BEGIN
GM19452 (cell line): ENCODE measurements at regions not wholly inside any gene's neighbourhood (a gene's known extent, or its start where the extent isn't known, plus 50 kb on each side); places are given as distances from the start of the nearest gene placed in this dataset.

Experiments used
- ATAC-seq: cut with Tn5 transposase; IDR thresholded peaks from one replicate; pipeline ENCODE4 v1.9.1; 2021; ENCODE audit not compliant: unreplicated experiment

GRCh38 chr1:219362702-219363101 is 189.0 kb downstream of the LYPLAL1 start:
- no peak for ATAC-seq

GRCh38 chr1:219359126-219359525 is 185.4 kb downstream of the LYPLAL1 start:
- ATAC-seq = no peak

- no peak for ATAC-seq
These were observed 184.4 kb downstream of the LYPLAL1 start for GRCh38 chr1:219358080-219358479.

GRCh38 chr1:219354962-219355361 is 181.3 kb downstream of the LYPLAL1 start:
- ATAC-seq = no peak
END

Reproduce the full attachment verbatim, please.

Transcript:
GM19452 (cell line): ENCODE measurements at regions not wholly inside any gene's neighbourhood (a gene's known extent, or its start where the extent isn't known, plus 50 kb on each side); places are given as distances from the start of the nearest gene placed in this dataset.

Experiments used
- ATAC-seq: cut with Tn5 transposase; IDR thresholded peaks from one replicate; pipeline ENCODE4 v1.9.1; 2021; ENCODE audit not compliant: unreplicated experiment

GRCh38 chr1:219362702-219363101 is 189.0 kb downstream of the LYPLAL1 start:
- no peak for ATAC-seq

GRCh38 chr1:219359126-219359525 is 185.4 kb downstream of the LYPLAL1 start:
- ATAC-seq = no peak

- no peak for ATAC-seq
These were observed 184.4 kb downstream of the LYPLAL1 start for GRCh38 chr1:219358080-219358479.

GRCh38 chr1:219354962-219355361 is 181.3 kb downstream of the LYPLAL1 start:
- ATAC-seq = no peak